Israel is expected to receive Moderna's coronavirus vaccine by mid-2021, according to the company's Israeli chief medical officer.
“We do not have a precise timetable yet. It will certainly be available in the first half of 2021. But anything more precise than that, we can’t say yet," Dr. Tal Zacks said.
"I am very optimistic about our test results, we could be vaccinating people against coronavirus as early as January," he added.
Last month, Moderna became the first medical company to publish blueprints of their coronavirus vaccine studies, helped by a U.S. federal grant to the tune of $2.5 billion.
In June, Israel announced it inked a contract with Moderna to purchase its vaccine candidate.
Moderna's candidate is an “mRNA vaccine,” an experimental platform that injects people with the genetic material necessary to grow the “spike protein” of SARS-CoV-2 inside their own cells, thus eliciting an immune response the body will remember when it encounters the real virus.
This effectively turns a person’s own body into a vaccine factory, avoiding the costly and difficult processes that more traditional vaccine production requires.
Zacks noted that some people had developed slight flu-like symptoms after receiving the second dose during test trials, but experts have seen no other symptoms as a result of the vaccination and that "the danger of coronavirus completely outweighs the risks."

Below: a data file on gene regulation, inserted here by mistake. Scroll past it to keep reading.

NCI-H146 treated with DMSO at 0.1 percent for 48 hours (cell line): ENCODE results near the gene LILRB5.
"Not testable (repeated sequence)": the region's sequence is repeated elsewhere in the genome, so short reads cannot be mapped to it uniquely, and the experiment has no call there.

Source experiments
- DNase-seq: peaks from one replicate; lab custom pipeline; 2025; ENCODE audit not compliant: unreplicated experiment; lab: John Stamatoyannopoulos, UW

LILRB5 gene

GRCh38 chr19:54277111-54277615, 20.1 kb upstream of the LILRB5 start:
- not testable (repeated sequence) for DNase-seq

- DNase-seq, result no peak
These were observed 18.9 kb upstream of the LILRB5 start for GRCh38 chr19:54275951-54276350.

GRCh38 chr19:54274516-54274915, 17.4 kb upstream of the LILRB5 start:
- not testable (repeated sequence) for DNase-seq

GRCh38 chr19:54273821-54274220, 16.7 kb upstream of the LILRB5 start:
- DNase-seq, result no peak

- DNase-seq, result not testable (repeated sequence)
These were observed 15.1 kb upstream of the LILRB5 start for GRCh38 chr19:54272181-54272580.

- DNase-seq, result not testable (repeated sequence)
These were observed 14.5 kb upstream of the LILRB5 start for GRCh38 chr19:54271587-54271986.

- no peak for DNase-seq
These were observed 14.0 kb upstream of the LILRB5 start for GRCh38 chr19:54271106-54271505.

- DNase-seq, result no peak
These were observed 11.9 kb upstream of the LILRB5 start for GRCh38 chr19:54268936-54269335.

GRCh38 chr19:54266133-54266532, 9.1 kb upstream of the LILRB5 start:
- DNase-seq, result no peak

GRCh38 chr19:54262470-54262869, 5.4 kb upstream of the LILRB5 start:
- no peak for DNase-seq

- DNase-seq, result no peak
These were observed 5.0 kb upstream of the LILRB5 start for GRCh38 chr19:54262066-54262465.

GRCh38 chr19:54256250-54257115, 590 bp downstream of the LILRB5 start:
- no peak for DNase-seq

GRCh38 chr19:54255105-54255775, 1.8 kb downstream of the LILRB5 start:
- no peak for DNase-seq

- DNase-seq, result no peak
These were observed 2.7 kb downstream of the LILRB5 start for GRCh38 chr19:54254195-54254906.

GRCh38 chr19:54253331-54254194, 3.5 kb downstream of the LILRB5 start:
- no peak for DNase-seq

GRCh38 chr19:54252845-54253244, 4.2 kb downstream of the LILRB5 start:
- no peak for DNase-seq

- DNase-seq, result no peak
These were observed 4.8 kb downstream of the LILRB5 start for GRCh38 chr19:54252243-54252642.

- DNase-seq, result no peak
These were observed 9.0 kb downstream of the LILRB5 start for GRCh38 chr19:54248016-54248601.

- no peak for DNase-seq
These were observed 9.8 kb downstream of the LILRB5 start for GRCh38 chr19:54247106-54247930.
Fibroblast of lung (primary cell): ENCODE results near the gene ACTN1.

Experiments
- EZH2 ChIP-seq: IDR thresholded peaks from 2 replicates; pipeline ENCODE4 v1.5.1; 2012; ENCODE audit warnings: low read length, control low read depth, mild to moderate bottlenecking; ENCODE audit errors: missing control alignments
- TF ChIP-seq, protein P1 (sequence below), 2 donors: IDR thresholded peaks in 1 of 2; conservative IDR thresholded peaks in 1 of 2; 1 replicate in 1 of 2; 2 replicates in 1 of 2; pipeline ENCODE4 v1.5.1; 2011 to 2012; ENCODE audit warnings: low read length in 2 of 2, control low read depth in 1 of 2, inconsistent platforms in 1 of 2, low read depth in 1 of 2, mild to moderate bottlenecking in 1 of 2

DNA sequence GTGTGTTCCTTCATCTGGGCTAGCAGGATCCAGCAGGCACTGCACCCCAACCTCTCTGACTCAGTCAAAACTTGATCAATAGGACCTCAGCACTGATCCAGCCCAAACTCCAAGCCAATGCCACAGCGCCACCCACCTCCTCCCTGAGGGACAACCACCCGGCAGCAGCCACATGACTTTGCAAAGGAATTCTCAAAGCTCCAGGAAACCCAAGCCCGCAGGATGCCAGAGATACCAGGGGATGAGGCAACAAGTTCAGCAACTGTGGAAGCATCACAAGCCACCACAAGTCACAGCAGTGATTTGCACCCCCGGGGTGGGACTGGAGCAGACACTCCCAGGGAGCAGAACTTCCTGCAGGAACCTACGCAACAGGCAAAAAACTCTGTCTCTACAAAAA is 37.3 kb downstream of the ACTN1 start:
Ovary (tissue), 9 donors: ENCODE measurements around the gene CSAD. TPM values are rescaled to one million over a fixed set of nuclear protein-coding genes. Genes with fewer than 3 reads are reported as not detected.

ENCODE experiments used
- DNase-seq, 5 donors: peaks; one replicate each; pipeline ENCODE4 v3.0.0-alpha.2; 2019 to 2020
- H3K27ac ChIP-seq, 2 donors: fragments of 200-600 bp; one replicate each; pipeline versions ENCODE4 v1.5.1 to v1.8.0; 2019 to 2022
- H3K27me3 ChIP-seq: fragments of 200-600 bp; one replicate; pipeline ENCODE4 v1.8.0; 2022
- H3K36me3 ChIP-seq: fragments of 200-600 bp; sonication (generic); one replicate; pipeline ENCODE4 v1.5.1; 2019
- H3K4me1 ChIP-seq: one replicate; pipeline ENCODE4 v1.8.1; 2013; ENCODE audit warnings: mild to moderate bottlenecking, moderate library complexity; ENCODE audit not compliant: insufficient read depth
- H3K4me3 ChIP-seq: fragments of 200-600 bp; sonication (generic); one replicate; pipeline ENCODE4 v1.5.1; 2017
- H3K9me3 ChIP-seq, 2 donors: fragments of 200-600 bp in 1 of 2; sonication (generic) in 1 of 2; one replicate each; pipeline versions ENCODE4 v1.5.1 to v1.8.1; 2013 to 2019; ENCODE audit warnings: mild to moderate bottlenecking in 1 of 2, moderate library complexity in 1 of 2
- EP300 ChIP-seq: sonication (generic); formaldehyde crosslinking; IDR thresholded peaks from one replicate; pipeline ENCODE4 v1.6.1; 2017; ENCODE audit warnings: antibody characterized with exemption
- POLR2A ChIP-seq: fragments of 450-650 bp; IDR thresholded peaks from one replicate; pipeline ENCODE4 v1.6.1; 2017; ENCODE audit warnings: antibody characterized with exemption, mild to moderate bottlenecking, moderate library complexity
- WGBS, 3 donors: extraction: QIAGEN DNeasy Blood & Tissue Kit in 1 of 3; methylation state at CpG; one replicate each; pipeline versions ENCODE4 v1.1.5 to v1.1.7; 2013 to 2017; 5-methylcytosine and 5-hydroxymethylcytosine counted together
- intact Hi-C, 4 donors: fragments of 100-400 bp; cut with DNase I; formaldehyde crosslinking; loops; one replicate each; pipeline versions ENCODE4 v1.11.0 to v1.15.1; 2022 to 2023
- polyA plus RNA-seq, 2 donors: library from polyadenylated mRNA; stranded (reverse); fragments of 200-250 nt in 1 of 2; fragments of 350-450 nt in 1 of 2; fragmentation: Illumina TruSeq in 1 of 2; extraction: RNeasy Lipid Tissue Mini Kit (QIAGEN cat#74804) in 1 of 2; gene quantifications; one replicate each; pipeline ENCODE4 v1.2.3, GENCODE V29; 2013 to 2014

Meanwhile, Israel's Institute for Biological Research has reported a significant advancement regarding its coronavirus vaccine candidate, raising the possibility it will be ready before Moderna's.
Dr. Amos Panet, a member of the advisory board on vaccines for the institute, said that the Israeli vaccine is at a "very advanced" stage.
"The clinical trials will take some time, but together with the Health Ministry and in cooperation with the hospitals, I estimate that it will progress quickly," he said.
"I am very optimistic and hope that in the next six months we’ll see a ‘blue and white’ vaccine," Panet added.
He said that the Israeli vaccine, unlike Moderna’s, is based on previously tested vaccine models, including for Ebola, which have proven to be effective.
“If I had to bet my chips on some sort of vaccine, I would put it on the Institute for Biological Research and not Moderna’s,” Panet said.
The Health Ministry Thursday reported that 577 new coronavirus cases were diagnosed since midnight, putting Israel's caseload at 308,166.
The death toll since the start of the pandemic also rose to 2,319.
Out of the 17,869 patients currently battling the disease, 580 are in serious condition, with 227 connected to ventilators.
With 22,133 tests conducted by Thursday evening, the national infection rate stands at 2.6%.
i24NEWS contributed to this article